Tradition & Change Western Influence On Bikaner
Towards the end of the Nineteenth century and the beginning of the twentieth , a major confluence of indigenous tradition and European influence became visible in Bikaner. A new aesthetic which was a result of standards of beauty set by the colonial art schools began to alter the quality of production of objects of everyday life. What emerged from this meeting of cultures was a new, hybrid life-style of the rulers of Bikaner, as elsewhere in India.
Carved Wooden walking sticks; art metalware spittoons; silver goad for elephant; a chaupar game boardl a toran, an auspicious symbol usually placed over an entrance door; ivory playing cards; cigarette holders of ivory, glass etc.; chintamani yantra, a tantric diagram; a compass; horoscope of H.H.Ganga Singhji, Maharaja of Bikaner; surahi, water bottles made of lead having silver lids; a sandalwood sword with miniature tableaux made by Shubhkaran Nahata, Sardarshahar; playing cards bearing the insignia of Bikaner, printed in Paris; dressing table; rock glass buttons; cigarette case; thumbarchers; jade, bone and crystal sticks; gun-powder cases made of buffalo horn/mother of pearl; shield made of buffalo hide and adorned with brass elements.
Objects traditionally used by the royal ladies of Bikaner for their beautification were a proof of their subtle personal culture of body-care to which western paraphernalia was added in the nineteenth century.
Manicure and pedicure tools have ivory, silver and mother-of-pearl handles; a set of personal accessories for men having chromium and enameled handles and cases, made in England. At the bottom are assorted objects and fragments such as costume jewellery, buttons, buckles, scissors, beads, etc. Adjacent to these is a miniature make-up cabinet having Belgian mirrors and gold-embossed glass bottles for perfumes and unguents. Above these are hand-fans with gold and silver thread embroidery (one of these having a gold plated silver handle). Below are brass containers for personal belongings and above a mirror-frame having typical raised work of the Usta craftsmen of Bikaner. Next to these are ivory and sandalwood hand-fans.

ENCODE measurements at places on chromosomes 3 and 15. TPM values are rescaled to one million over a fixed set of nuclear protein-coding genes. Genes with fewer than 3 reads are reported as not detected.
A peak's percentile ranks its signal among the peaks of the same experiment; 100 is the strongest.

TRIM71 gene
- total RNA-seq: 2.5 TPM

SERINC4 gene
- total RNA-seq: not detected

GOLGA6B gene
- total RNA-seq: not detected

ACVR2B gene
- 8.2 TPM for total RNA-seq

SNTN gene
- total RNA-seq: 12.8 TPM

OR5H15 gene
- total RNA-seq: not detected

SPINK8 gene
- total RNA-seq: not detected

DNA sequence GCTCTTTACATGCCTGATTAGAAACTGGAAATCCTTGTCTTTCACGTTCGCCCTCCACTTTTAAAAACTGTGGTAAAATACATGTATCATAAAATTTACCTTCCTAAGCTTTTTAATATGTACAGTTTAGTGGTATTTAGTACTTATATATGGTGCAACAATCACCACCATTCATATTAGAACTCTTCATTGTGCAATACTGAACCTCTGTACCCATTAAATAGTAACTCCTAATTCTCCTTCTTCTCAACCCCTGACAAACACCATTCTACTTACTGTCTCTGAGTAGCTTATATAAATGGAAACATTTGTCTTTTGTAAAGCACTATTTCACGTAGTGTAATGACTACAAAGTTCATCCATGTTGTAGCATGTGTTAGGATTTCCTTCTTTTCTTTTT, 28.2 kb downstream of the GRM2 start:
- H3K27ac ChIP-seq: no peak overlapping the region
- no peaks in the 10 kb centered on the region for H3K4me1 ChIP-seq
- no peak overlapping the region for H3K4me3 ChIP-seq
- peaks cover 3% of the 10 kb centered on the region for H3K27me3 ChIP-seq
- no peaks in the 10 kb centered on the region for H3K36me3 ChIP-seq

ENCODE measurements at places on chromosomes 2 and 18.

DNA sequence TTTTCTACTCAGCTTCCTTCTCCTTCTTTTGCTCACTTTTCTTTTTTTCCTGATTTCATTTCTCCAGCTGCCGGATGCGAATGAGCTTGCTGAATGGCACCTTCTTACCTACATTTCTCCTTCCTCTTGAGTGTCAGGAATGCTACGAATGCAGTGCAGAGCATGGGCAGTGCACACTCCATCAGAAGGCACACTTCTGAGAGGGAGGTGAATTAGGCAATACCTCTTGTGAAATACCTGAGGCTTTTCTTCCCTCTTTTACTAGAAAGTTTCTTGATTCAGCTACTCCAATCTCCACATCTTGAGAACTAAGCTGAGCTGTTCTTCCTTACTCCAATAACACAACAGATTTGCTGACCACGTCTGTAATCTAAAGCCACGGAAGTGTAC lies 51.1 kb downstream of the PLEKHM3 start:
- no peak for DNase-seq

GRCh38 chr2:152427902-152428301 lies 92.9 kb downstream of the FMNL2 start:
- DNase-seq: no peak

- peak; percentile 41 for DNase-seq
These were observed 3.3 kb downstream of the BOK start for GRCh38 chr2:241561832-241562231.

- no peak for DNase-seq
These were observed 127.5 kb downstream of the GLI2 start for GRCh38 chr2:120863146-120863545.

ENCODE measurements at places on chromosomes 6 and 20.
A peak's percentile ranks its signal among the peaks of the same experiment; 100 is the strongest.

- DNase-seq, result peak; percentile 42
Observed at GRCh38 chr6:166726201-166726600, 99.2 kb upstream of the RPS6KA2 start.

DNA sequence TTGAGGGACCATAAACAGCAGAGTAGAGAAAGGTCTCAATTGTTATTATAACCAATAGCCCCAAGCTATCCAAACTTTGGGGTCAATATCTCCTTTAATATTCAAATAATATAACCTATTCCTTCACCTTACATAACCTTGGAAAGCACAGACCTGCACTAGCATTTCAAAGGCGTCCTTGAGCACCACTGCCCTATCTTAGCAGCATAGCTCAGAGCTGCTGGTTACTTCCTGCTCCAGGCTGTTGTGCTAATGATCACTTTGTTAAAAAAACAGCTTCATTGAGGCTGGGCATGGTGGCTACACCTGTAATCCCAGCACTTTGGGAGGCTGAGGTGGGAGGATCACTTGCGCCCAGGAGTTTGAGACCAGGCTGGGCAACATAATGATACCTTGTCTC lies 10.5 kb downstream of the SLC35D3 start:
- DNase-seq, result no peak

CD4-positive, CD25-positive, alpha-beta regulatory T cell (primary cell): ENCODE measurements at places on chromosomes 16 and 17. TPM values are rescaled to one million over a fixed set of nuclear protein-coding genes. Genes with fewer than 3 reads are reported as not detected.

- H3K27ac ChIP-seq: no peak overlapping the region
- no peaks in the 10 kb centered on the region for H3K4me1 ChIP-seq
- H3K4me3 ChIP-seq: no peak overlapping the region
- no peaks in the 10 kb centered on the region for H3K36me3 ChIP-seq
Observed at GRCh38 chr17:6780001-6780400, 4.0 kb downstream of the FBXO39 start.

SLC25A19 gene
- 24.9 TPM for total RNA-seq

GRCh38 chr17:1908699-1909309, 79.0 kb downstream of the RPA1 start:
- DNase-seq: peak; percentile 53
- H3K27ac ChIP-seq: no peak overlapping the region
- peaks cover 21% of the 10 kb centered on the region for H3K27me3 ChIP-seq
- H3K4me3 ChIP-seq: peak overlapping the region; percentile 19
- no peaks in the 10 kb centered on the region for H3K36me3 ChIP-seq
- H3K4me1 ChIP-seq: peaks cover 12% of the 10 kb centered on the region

Besides jewllery boxes of wood, enameled brass, ivory and lac-turnery, one sees a filigree work vase, a silver hand-fan handle and a couple of back scratchers.
Lavish Entertainment of Indian and European Guests was frequent at the palaces of Bikaner. Large Dining Halls, Adorned with the finest carpets, chandeliers and hunters trophies had the best of colonial dining tables and chairs. To suit the newly introduced western Life-style, the most fashionable crockery, cutlery and tea and coffee sets were imported from Europe. On the Left one sees two photographic views of royal dining halls. The one on the Extreme left shows Lall Niwas, dining room at Gajner, and the other shows the small dining room in the Lallgarh Palace in Bikaner.
In the Middle, one sees a low silver tepoy, a cocktail mixer, a silver bottle for alcohol and stand with snack-sticks.
On the left one sees gold-rimmed, colorful tea cups, which became popular in Europe in the middle of the twentieth century. These cups were hand-made in Italy by F’orentine. The coffee set on the right is a gift of the Begum of Palanpur given on the occasion of the wedding of Maharaja Karni Singhji of Bikaner. The set bears the following inscription : “Bone China, Aynsley, England”.